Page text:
Magazine article New Zealand Management

ECONOMICS: A Tale of Two Messages

Magazine article New Zealand Management

ECONOMICS: A Tale of Two Messages

Article excerpt

Byline: Bob Edlin

The Key Government hasnCOt disabused those of us who imagined it will use fiscal policy to stimulate the economy and help see us through a deepening recession. It enthuses publicly about a $9 billion, three-year C[pounds sterling]rolling maulC[yen] of measures. Its own contribution to this stimulation, however, largely comprises tax cuts rather than increased government spending or investment. For the rest of the programme, there are regulatory measures (to make it easier for businesses to do business) and an earlier timetabling of the Clark governmentCOs infrastructural development plans.

It doesnCOt mind us thinking governments can do plenty, in recessionary times, and that it will do plenty.

On 10 February, Key told Parliament C[pounds sterling]the New Zealand public is rightfully looking towards our Government to ensure they get through this economic recessionC[yen]. His Government had taken several steps to provide C[pounds sterling]much stimulus and support to those in great needC[yen], he said. This included introducing legislation to ensure there were tax reductions from 1 April this year and the ReStart package to ensure the Government can provide extra support to those hard hit by redundancy.

He also mentioned the first phase of the GovernmentCOs reforms to simplify and streamline the Resource Management Act and a small-business relief package, aimed at helping to lighten the load of small and medium enterprises. He spoke of plans to bring forward a number of public infrastructure projects and start several new ones. Oh, and donCOt forget the Job Summit, to bring together the private sector, local government, non-governmental organisations, and public sector participants to discuss ideas to keep people in employment.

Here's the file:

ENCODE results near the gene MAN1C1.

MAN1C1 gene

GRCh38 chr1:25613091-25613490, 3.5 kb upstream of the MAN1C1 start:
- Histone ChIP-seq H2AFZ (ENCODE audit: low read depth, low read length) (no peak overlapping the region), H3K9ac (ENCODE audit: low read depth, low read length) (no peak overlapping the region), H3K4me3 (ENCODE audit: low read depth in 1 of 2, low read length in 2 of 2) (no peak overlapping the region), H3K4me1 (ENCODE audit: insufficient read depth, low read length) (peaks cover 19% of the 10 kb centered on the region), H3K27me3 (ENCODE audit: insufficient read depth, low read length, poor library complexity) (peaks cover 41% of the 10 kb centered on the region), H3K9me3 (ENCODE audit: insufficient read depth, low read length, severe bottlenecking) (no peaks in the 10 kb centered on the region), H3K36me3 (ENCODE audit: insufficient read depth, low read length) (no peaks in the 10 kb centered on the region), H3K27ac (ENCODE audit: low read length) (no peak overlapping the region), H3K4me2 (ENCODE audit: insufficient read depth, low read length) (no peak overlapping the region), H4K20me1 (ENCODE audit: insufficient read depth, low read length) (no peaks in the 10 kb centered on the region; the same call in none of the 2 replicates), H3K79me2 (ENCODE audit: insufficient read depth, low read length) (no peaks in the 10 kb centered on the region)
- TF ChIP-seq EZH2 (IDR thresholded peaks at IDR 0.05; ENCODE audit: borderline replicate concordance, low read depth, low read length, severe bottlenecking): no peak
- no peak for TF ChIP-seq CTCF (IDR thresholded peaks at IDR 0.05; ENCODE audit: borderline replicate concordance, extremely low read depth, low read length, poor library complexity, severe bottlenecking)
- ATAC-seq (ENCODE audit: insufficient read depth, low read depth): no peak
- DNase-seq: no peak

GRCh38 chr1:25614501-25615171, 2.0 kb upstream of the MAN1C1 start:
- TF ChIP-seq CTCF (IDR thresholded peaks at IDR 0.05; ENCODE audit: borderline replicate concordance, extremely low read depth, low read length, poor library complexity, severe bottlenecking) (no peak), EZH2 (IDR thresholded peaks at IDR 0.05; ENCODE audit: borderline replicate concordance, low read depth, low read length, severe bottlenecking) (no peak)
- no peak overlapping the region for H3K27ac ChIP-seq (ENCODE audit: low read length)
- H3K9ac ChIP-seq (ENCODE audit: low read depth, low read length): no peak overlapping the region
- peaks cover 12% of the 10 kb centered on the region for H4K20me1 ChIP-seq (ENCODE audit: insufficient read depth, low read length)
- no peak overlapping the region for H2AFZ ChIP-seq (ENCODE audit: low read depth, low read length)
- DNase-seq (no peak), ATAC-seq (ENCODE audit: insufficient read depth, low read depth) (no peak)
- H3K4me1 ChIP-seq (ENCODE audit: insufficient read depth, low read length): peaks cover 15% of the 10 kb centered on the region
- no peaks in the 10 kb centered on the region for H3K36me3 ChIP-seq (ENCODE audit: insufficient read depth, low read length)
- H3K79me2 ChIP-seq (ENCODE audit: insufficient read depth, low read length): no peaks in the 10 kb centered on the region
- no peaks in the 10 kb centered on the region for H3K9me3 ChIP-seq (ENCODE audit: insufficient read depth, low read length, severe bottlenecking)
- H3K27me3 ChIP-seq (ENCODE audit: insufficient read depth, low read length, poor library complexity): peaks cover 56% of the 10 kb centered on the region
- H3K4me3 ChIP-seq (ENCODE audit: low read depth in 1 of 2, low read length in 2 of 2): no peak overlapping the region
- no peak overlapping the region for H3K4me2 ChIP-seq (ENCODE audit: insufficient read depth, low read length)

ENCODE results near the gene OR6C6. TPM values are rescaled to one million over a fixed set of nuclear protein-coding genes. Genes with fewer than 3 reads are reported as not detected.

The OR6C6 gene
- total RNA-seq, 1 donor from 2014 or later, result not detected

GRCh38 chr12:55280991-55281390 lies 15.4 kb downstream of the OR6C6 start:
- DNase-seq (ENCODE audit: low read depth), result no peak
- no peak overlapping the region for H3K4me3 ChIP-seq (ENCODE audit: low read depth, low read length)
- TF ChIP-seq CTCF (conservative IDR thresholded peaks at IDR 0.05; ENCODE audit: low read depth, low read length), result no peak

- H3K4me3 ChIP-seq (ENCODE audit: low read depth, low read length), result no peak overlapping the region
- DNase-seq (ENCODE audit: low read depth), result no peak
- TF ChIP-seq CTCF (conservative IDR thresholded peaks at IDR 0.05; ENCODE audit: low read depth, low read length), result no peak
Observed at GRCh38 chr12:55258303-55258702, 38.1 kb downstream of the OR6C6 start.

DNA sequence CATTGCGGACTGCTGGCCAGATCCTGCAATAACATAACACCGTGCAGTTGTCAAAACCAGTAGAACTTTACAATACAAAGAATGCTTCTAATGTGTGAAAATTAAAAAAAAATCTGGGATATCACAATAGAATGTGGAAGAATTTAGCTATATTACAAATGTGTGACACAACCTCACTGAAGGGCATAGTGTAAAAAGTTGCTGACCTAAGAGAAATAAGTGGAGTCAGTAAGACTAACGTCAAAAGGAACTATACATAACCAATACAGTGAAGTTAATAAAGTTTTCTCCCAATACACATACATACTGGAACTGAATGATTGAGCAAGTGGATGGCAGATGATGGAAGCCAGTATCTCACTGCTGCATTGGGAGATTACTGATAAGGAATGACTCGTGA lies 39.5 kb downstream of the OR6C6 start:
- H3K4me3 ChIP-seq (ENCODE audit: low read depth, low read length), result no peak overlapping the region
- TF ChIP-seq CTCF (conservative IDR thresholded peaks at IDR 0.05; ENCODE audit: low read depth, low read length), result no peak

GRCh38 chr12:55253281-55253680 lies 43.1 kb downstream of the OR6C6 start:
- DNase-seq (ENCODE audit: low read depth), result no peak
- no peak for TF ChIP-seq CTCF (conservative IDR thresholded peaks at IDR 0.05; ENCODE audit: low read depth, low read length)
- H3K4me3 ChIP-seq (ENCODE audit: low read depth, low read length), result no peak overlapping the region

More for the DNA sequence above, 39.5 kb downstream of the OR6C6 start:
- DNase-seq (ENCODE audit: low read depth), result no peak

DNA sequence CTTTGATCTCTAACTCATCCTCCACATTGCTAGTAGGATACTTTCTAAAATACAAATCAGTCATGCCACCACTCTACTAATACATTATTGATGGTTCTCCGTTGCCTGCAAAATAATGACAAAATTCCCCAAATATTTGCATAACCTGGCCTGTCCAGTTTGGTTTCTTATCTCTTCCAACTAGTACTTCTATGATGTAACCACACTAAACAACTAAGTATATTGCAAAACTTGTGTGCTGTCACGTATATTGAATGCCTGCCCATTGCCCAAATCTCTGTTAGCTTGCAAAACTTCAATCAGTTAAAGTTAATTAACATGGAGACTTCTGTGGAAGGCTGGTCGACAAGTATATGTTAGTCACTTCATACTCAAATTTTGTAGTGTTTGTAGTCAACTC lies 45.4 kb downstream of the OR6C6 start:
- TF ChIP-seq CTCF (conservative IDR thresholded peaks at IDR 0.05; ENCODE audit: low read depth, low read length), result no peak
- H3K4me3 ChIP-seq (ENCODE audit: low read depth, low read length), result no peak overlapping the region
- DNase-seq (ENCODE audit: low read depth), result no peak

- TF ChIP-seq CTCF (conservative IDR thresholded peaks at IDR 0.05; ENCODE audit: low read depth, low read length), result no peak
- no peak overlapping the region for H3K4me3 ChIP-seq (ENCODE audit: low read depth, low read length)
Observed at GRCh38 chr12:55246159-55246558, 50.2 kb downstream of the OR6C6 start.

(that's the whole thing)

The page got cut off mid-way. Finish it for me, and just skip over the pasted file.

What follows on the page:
National MP Nathan Guy asked a patsy question about an OECD report, enabling Key to favourably compare the level of fiscal stimulus in New Zealand with that in other OECD countries. C[pounds sterling]Yes,C[yen] he responded, C[pounds sterling]I have seen a report on fiscal stimulus across the period 2007-10 in all OECD countries. That report shows New Zealand having the third-highest fiscal stimulus in the OECD.C[yen]

That level of fiscal stimulus was appropriate to the circumstances facing New Zealand. But he had to be careful. Over-doing the fiscal stimulus would result in our running very large deficits and building up levels of government debt C[pounds sterling]that would be a huge burden not just on this generation but on future generationsC[yen].

KeyCOs concerns about rising public debt are important to his policy approach. …

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